Work fewer hours per day or fewer shifts per week, schedule fewer surgeries, and you’ll make more money for the given effort.

Why Do You Want to Work Part-Time?

What’s your motivation

  • get a break from the old battle axe?
  • less time in the OR?
  • more time to take care of your health?
  • more time to read?
  • more time to enjoy nature?
  • more time to take trips?
  • escape office politics?

This is an important question because some doctors will go part-time and go insane because they don’t know what to do with all their free time.

Working part-time as a doctor requires you to have some decent financial management skills and have a plan with your free time.

Your Income Needs – Cutting Expenses

And, yes, working less means less income, and you’ll have to handle finances better. Fortunately, most doctors are incredibly wasteful when it comes to their spending.

How do I know? If your child’s life was in danger and you needed to save 90% of what you earn for a year to pay for their life-saving surgery, could you? Would you? Ya betcha.

Here is everything wasteful I’m spending money on right now off the top of my head. And I don’t even own a car:

  • multiple website domains
  • extra email accounts
  • essential oils
  • tofu & hummus
  • coffee
  • wine
  • gadgets
  • monthly software subscriptions
  • unnecessary Lyft rides
  • unnecessary home “repairs”
  • excess utility usage
  • too high of an internet subscription
  • extra apartments I don’t need to own
  • unnecessary medical licenses
  • unnecessary Uptodate subscription
  • Google storage
  • dining out
  • gifts

Becoming a Part-Time Doctor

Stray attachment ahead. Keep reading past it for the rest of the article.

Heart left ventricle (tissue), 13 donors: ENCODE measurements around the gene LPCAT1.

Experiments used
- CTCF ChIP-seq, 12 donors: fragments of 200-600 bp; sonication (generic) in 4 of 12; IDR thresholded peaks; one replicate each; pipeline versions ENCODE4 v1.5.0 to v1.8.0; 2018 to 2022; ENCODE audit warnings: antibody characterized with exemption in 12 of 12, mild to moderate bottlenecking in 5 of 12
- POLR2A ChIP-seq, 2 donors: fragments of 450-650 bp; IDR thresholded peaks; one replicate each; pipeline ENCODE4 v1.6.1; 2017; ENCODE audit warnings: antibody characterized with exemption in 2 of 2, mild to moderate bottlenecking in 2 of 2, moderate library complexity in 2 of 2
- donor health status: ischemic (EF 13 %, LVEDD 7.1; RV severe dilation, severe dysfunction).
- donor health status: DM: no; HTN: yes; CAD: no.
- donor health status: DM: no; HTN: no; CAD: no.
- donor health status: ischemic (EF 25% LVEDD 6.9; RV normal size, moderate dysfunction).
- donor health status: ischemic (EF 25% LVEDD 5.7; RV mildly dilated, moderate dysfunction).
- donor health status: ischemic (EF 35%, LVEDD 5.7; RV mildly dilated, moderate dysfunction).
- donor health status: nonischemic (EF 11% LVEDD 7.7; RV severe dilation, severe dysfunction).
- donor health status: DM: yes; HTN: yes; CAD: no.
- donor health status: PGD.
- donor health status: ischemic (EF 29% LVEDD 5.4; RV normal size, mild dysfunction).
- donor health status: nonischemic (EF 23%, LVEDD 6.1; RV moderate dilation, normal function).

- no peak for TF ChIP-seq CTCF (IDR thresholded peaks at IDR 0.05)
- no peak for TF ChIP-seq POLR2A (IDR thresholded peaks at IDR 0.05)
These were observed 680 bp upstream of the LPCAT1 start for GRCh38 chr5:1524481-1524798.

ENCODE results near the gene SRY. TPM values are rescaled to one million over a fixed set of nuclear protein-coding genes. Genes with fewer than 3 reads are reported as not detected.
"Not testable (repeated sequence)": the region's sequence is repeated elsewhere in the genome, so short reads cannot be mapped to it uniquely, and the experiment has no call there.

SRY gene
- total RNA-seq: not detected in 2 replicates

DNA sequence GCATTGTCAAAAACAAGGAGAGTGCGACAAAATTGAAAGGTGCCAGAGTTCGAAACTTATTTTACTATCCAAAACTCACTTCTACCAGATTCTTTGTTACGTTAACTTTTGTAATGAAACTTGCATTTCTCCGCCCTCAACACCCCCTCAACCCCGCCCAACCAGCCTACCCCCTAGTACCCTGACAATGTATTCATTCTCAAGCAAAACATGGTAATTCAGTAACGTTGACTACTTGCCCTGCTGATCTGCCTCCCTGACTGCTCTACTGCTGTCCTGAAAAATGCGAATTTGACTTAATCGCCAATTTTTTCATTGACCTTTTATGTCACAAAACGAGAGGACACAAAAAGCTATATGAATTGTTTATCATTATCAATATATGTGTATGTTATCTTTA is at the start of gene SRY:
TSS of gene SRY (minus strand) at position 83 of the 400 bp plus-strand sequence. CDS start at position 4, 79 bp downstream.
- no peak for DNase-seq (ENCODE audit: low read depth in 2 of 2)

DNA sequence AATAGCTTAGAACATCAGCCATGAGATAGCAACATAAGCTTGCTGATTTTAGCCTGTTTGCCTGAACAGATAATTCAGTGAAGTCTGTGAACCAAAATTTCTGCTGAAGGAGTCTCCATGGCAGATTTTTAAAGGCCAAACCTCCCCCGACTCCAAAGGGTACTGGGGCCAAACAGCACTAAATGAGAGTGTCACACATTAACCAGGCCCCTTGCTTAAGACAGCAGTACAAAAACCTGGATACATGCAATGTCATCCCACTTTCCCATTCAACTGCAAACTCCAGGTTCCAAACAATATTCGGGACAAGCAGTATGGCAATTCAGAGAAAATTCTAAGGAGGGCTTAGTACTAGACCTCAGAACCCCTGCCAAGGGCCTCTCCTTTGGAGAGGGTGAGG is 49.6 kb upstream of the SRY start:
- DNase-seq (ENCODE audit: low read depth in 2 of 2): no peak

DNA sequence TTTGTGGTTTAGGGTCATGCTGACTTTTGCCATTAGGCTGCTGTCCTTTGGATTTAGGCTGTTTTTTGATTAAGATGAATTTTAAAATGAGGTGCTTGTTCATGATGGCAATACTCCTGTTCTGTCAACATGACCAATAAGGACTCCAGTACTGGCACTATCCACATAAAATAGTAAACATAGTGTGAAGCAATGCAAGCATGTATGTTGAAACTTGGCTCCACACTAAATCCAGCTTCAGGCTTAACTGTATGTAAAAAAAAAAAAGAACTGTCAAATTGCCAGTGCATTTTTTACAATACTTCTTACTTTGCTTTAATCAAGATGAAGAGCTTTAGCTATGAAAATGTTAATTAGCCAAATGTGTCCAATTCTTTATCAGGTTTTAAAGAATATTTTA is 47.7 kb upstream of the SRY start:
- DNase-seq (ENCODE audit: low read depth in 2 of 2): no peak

To become a part-time doctor you’ll first have to stop relying on the reason why many take on a full-time job in the first place:

  • health insurance
  • retirement benefits
  • higher income
  • perceived employment security
  • workaholism

You can purchase your own health insurance. The amount you’re working to get your Cadillac work plan isn’t worth it. That’s been proven over and over again.

You get a pension plan, yes, but you are working your ass off for it. I walked away from a Kaiser pension, and I’m still alive. You can build your own retirement nest egg like the other 90% of the population.

You don’t have more job xecuriy because you’re working full-time. That’s all in your head. Your ass can get canned in a NY minute.

Finally, workaholism is a real thing. It’s looked down on to navel gaze or binge-watch Netflix, but it’s totally okay to work more and make more money. The end result for all of these is the same.

More Flexibility = Less Income

So how do you overcome the biggest problem, the lower income? Working part-time, you go from 45 hours a week to about 25 – give or take. That’s a nearly 50% income loss.

First, just know that you can get by on $150k, or for some of you, $300k. You can still own a very nice home, send your kids to good schools, buy a Tesla, and take vacations.

The only reason it doesn’t feel that way now is because you’re living on Pill Hill, and your neighbors are all making $2.5M a year. Sure, you’d be quite poor next top them.

But if you were to relocate, downsize, or move to a neighborhood where most people are making $150K, your $200K is worthy of bragging right again.